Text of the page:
Child expenses are my best guess for our situation as we already include an appropriate house and car in our spending and have personal reasons to expect low child care expenses. But I should realize that child care at least will be very different for many people.

Edit to add
https://www.mrmoneymustache.com/2011/05/26/what-is-the-real-cost-of-raising-children/
« Last Edit: November 06, 2018, 08:33:30 PM by Radagast »

Goldy

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Re: Where to stash our travel fund?
« Reply #9 on: November 07, 2018, 05:10:52 AM »
Sorry, I somehow didnít read the part where you said it was a full year trip.  That makes a lot more sense now.

If it were me I would keep everything in a taxable account and withdraw the money in the year you will be traveling.  You only pay capital gains on your earnings and since you wonít have a job at that time you get taxed at the 0% rate.  If you split the withdrawals between two years then at your income you will pay cap gains if you take it out when you are still working.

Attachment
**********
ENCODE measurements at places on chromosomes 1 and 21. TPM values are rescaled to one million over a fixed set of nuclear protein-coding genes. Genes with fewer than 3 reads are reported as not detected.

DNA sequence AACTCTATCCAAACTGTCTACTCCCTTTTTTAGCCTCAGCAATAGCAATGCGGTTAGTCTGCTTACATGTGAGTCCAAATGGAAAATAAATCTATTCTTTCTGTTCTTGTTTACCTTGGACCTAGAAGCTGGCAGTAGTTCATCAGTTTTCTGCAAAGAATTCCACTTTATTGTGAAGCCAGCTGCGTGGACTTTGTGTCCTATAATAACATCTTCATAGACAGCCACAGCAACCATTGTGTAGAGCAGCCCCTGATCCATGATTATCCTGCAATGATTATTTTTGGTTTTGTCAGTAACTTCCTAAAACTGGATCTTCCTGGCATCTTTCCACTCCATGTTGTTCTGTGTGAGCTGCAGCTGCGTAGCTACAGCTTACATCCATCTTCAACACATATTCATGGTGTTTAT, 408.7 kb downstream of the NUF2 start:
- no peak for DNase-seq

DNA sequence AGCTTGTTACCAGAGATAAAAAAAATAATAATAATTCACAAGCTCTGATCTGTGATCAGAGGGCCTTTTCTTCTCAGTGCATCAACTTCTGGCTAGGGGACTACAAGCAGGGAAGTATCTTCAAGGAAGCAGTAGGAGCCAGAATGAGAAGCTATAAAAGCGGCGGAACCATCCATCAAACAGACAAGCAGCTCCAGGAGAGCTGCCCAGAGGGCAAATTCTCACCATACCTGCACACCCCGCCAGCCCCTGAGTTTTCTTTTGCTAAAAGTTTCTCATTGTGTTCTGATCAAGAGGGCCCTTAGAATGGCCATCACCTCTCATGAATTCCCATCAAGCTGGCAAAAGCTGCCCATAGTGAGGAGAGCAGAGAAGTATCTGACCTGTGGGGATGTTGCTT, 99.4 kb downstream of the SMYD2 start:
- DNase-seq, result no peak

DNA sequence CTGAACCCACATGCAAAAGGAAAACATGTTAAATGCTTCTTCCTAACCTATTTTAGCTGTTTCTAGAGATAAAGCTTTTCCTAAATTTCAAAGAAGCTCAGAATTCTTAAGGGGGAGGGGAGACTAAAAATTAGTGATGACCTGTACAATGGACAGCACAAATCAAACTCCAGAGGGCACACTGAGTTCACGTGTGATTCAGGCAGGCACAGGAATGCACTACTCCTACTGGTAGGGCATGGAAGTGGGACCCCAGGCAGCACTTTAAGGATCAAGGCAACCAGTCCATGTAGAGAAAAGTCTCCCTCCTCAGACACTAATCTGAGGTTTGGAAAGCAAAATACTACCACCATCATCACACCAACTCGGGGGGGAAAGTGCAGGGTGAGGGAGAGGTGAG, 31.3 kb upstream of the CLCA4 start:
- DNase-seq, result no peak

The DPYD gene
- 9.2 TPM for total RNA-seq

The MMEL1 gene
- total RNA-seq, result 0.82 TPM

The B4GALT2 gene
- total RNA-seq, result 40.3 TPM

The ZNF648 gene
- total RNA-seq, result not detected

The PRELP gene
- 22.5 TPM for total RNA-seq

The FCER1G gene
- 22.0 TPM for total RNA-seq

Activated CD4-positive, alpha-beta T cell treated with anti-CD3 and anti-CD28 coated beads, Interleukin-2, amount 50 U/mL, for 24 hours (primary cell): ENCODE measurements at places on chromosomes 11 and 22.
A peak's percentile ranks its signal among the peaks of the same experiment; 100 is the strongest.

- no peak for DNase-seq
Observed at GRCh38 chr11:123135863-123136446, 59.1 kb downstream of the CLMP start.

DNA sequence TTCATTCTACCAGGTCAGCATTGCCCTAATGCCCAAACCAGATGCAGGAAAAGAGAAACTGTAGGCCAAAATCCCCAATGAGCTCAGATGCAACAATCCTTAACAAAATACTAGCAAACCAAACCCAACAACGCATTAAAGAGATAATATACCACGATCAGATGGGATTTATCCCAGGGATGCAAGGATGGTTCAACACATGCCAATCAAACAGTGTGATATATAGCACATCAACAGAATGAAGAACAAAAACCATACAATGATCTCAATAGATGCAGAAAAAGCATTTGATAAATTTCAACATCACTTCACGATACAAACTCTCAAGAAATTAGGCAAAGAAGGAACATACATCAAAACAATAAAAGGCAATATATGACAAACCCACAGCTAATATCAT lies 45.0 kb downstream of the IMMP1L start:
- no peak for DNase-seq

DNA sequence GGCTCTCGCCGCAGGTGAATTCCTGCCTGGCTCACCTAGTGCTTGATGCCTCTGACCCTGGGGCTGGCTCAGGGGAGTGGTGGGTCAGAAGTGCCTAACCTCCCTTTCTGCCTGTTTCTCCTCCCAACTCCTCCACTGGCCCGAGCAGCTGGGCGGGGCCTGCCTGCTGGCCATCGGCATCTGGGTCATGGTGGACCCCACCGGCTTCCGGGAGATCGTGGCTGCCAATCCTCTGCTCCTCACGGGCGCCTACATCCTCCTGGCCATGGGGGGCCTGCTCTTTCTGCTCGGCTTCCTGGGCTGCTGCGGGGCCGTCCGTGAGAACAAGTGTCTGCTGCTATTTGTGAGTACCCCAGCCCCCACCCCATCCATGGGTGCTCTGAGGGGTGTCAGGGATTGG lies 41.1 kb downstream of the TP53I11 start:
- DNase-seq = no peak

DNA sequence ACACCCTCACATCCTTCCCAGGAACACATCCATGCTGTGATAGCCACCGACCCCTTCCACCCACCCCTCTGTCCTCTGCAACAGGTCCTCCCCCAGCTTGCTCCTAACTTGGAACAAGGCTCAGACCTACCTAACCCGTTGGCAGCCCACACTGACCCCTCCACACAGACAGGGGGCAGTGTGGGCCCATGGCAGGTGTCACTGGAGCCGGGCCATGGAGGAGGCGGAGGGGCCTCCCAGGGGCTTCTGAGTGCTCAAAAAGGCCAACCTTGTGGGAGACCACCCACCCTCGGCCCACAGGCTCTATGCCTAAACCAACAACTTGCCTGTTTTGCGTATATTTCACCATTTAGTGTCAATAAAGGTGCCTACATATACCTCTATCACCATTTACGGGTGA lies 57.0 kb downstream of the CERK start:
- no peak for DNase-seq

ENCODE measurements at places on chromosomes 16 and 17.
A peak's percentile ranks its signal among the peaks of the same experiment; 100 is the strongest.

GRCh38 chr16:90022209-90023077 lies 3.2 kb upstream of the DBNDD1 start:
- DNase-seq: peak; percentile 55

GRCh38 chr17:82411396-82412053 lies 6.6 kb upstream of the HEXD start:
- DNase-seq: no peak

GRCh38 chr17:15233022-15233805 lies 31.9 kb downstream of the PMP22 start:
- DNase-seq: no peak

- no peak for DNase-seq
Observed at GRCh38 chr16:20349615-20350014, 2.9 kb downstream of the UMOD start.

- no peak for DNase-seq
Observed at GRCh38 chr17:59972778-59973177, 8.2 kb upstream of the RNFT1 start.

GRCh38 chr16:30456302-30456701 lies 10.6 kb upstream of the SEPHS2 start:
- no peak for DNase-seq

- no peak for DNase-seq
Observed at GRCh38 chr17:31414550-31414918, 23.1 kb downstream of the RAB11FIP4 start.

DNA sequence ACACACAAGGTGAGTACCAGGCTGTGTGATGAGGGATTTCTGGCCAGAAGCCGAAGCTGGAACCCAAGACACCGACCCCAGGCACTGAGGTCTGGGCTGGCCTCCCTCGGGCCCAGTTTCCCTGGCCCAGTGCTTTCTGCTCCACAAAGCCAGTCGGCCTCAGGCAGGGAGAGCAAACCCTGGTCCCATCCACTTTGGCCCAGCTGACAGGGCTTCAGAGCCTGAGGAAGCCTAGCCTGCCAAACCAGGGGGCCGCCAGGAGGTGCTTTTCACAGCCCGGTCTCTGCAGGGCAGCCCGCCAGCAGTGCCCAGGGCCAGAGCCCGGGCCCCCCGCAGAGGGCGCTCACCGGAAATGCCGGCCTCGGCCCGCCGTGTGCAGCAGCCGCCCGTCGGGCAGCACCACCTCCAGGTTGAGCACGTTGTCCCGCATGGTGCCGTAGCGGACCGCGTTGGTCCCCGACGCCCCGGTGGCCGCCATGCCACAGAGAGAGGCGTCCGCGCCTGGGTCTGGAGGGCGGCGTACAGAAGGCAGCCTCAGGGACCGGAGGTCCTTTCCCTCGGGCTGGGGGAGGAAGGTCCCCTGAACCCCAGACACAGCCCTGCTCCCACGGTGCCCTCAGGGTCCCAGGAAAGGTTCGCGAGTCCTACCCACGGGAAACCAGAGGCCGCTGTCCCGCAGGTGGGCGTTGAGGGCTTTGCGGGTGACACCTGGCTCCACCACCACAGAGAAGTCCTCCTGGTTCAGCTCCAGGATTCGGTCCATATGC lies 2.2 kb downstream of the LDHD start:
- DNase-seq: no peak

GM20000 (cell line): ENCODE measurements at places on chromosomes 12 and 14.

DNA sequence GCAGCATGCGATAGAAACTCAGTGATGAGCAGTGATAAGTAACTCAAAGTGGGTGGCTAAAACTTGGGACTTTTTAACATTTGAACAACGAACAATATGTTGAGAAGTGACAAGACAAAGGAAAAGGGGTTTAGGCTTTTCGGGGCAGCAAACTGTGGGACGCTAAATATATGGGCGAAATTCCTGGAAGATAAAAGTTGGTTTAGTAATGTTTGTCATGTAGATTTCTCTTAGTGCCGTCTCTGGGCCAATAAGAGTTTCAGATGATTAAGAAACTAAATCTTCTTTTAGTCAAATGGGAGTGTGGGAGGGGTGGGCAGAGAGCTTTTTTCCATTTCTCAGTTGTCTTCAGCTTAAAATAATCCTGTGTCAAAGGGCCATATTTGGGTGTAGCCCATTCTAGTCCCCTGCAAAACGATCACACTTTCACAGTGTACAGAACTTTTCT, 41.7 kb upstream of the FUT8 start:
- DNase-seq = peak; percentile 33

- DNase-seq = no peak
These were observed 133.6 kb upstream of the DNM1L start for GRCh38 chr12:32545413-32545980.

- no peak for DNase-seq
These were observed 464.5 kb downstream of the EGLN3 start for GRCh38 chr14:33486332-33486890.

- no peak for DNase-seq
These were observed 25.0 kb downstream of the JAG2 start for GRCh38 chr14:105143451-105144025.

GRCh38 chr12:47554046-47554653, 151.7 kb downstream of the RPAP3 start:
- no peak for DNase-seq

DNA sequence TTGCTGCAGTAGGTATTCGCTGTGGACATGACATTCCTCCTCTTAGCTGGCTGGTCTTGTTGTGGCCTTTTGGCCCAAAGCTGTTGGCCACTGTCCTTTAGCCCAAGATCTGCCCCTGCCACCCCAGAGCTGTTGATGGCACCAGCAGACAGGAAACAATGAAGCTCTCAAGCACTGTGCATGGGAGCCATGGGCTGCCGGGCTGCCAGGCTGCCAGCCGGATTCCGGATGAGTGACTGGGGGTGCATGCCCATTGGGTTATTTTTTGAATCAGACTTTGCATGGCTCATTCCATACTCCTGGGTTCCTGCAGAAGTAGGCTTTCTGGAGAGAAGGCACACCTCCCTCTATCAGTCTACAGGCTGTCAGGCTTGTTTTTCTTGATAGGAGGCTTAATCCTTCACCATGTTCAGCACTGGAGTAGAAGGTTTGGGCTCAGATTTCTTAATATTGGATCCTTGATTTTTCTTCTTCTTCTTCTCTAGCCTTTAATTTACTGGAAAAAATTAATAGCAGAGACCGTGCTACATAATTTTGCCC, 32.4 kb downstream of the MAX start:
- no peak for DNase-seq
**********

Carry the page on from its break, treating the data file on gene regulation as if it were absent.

Iíd also probably stop investing in the last year or so and just focus on stashing cash for the trip in something safe like a CD.

Sounds like a fantastic opportunity to me

Linda_Norway

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Re: Where to stash our travel fund?
« Reply #10 on: November 07, 2018, 06:13:18 AM »

Our actual goal for the travel fund is $150k, so that must really sound crazy to some.  We want to move around and see many different places.  If we have money left over, then that's great.  I would rather not run out of money.


That is 4,75 times our household spending in 2017. Are you really willing to spend that much money in just 1 year?

There must be cheaper ways to see a bit of the world, just finding cheap flights on cheap days and choosing cheap accommodation.
Maybe this is the wrong forum for you?